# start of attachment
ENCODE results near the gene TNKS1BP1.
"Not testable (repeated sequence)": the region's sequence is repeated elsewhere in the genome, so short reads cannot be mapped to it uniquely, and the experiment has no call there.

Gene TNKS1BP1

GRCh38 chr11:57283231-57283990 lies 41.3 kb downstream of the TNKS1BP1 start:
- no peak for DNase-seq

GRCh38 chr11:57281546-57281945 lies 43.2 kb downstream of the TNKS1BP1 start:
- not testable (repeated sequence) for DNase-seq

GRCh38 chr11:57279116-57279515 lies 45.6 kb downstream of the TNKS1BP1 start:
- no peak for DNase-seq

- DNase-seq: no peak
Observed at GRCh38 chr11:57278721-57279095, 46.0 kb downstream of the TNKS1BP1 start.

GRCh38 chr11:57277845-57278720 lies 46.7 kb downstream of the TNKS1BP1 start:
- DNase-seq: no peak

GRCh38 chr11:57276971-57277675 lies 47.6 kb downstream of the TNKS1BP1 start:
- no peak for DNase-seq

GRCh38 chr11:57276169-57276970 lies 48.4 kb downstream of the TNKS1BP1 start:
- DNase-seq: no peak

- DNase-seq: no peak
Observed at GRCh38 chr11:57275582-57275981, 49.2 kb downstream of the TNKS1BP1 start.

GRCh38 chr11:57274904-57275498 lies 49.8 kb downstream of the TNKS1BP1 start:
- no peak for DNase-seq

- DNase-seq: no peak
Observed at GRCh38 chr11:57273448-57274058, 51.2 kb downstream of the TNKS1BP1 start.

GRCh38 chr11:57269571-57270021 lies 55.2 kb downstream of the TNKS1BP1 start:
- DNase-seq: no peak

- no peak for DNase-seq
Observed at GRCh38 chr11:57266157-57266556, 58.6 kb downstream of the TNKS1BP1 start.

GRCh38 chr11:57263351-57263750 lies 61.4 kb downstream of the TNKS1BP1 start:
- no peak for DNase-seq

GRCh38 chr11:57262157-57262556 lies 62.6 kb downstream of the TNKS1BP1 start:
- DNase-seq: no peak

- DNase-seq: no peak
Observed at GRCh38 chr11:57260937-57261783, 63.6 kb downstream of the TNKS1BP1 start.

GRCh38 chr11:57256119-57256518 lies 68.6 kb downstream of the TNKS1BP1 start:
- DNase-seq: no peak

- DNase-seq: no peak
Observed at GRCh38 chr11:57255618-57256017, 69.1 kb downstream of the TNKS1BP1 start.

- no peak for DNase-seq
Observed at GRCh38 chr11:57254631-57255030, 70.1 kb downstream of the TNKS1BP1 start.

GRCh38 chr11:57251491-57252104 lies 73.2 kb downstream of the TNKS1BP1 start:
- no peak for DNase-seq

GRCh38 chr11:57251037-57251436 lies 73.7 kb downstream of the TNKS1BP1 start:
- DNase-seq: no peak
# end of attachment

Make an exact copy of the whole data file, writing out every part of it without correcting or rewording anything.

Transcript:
ENCODE results near the gene TNKS1BP1.
"Not testable (repeated sequence)": the region's sequence is repeated elsewhere in the genome, so short reads cannot be mapped to it uniquely, and the experiment has no call there.

Gene TNKS1BP1

GRCh38 chr11:57283231-57283990 lies 41.3 kb downstream of the TNKS1BP1 start:
- no peak for DNase-seq

GRCh38 chr11:57281546-57281945 lies 43.2 kb downstream of the TNKS1BP1 start:
- not testable (repeated sequence) for DNase-seq

GRCh38 chr11:57279116-57279515 lies 45.6 kb downstream of the TNKS1BP1 start:
- no peak for DNase-seq

- DNase-seq: no peak
Observed at GRCh38 chr11:57278721-57279095, 46.0 kb downstream of the TNKS1BP1 start.

GRCh38 chr11:57277845-57278720 lies 46.7 kb downstream of the TNKS1BP1 start:
- DNase-seq: no peak

GRCh38 chr11:57276971-57277675 lies 47.6 kb downstream of the TNKS1BP1 start:
- no peak for DNase-seq

GRCh38 chr11:57276169-57276970 lies 48.4 kb downstream of the TNKS1BP1 start:
- DNase-seq: no peak

- DNase-seq: no peak
Observed at GRCh38 chr11:57275582-57275981, 49.2 kb downstream of the TNKS1BP1 start.

GRCh38 chr11:57274904-57275498 lies 49.8 kb downstream of the TNKS1BP1 start:
- no peak for DNase-seq

- DNase-seq: no peak
Observed at GRCh38 chr11:57273448-57274058, 51.2 kb downstream of the TNKS1BP1 start.

GRCh38 chr11:57269571-57270021 lies 55.2 kb downstream of the TNKS1BP1 start:
- DNase-seq: no peak

- no peak for DNase-seq
Observed at GRCh38 chr11:57266157-57266556, 58.6 kb downstream of the TNKS1BP1 start.

GRCh38 chr11:57263351-57263750 lies 61.4 kb downstream of the TNKS1BP1 start:
- no peak for DNase-seq

GRCh38 chr11:57262157-57262556 lies 62.6 kb downstream of the TNKS1BP1 start:
- DNase-seq: no peak

- DNase-seq: no peak
Observed at GRCh38 chr11:57260937-57261783, 63.6 kb downstream of the TNKS1BP1 start.

GRCh38 chr11:57256119-57256518 lies 68.6 kb downstream of the TNKS1BP1 start:
- DNase-seq: no peak

- DNase-seq: no peak
Observed at GRCh38 chr11:57255618-57256017, 69.1 kb downstream of the TNKS1BP1 start.

- no peak for DNase-seq
Observed at GRCh38 chr11:57254631-57255030, 70.1 kb downstream of the TNKS1BP1 start.

GRCh38 chr11:57251491-57252104 lies 73.2 kb downstream of the TNKS1BP1 start:
- no peak for DNase-seq

GRCh38 chr11:57251037-57251436 lies 73.7 kb downstream of the TNKS1BP1 start:
- DNase-seq: no peak